SCANDINAVIA REPORT| Norway’s third glacier ski area at Stryn (150/250cm / 60/100”) has finally opened, a fortnight later than originally envisaged due to the time it took to dig out the access road after an exceptional winter and spring snow build up. So now all three of the country’s summer ski areas are open. Folgefonn (800/1000cm / 320/400”) and Galdhopiggen (150/200cm / 60/80”) opened last month. It has been well above freezing and nice and sunny much of the past week so bases are thawing but the weather has been great, especially for skiing in the morning. This week will see Sweden’s Riksgransen re-open for a short spell over Midsummer’s night. from Thursday to Sunday, with skiing and boarding between 10pm and 1am as part of the midnight sun celebrations.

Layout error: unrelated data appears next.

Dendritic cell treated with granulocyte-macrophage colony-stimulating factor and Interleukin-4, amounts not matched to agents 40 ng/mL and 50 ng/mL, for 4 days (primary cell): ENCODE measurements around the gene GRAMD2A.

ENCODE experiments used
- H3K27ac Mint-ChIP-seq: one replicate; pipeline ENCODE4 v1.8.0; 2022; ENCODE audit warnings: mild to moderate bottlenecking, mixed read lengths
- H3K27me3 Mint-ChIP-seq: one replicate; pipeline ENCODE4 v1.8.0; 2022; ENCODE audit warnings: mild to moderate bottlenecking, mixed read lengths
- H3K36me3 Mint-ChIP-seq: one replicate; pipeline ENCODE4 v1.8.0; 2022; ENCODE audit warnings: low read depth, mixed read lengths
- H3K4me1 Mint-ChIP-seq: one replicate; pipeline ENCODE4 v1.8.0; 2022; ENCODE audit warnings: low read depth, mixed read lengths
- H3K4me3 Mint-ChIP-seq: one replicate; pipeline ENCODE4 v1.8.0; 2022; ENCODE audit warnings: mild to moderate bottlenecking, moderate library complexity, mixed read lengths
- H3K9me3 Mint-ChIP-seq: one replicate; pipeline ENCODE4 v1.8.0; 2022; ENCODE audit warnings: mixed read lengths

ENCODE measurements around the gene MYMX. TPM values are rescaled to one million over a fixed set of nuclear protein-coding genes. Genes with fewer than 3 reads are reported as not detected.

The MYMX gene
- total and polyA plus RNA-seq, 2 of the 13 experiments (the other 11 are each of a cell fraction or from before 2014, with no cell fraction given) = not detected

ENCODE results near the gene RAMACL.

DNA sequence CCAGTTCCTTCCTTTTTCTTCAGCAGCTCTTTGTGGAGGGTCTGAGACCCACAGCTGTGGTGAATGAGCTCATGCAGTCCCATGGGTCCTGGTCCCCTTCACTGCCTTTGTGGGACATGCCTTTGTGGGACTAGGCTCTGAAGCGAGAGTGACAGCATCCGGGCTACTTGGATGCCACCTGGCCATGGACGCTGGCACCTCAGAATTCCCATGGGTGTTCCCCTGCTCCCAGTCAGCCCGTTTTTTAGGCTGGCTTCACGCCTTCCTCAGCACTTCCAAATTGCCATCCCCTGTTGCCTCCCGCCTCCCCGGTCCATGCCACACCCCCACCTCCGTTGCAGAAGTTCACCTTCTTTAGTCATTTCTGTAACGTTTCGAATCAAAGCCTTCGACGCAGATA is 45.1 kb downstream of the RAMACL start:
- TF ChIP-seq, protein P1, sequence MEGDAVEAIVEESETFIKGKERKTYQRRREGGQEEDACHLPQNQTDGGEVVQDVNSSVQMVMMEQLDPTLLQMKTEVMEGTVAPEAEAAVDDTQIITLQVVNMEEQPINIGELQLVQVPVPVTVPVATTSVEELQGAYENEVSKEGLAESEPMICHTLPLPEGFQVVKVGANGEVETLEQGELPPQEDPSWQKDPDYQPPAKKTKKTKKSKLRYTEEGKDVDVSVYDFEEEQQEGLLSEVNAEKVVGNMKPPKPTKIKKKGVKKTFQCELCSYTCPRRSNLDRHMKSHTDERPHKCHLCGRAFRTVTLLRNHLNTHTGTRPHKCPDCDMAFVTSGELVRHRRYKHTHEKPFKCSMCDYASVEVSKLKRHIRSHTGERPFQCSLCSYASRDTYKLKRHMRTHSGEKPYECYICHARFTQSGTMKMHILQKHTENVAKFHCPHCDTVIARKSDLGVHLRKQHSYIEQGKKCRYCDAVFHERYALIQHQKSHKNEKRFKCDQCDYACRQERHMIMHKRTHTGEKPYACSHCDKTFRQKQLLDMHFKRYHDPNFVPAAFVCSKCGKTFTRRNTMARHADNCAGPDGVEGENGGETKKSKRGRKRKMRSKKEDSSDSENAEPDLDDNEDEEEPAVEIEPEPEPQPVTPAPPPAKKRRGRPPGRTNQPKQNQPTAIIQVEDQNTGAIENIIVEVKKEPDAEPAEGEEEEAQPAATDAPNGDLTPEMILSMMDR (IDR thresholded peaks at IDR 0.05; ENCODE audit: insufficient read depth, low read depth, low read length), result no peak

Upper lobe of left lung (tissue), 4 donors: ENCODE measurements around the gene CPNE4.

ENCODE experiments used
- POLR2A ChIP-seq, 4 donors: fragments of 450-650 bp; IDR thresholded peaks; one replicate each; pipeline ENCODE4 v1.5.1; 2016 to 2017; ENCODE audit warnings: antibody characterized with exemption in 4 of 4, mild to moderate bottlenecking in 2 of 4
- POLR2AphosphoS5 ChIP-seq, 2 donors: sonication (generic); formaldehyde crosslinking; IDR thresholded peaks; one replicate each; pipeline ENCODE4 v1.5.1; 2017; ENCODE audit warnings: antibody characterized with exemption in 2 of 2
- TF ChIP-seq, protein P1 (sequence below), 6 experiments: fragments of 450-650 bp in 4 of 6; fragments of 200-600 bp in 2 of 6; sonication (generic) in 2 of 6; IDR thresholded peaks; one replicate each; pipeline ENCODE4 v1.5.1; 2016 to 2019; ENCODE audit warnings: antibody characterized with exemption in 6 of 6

SCANDINAVIA FORECAST|As we reach astronomical, as well as our current meteorological, summertime it’s no surprise that temperatures are staying 5-15 degrees above freezing. It’s near 24-hour daylight at the northerly latitudes of most of Scandinavia’s glacier areas now, so more warm weather and sunshine is forecast for the week ahead.
JAPAN REPORT|Gassan (380/380cm / 152/152”) is the only ski area open in Japan. The base depth there, which was at 9 metres (30 feet) when the spring ski centre opened for its 2020 season at the start of April, has dropped by nearly two thirds over the past two months and is down another 60cm (2 feet) over the past week alone. But temperatures are +16C (around 60F) so that’s hardly surprising. The centre reports a mixture of sunny and cloudy weather, the main slopes fully open; however, the backcountry is dangerous due to hidden trees, rocks and cracks in and below the surface.
JAPAN FORECAST|There’s no big change in the forecast from fairly normal late spring/early summer conditions at Gassan. That means warm weather and on-going thaw. The best snow conditions are early in the day.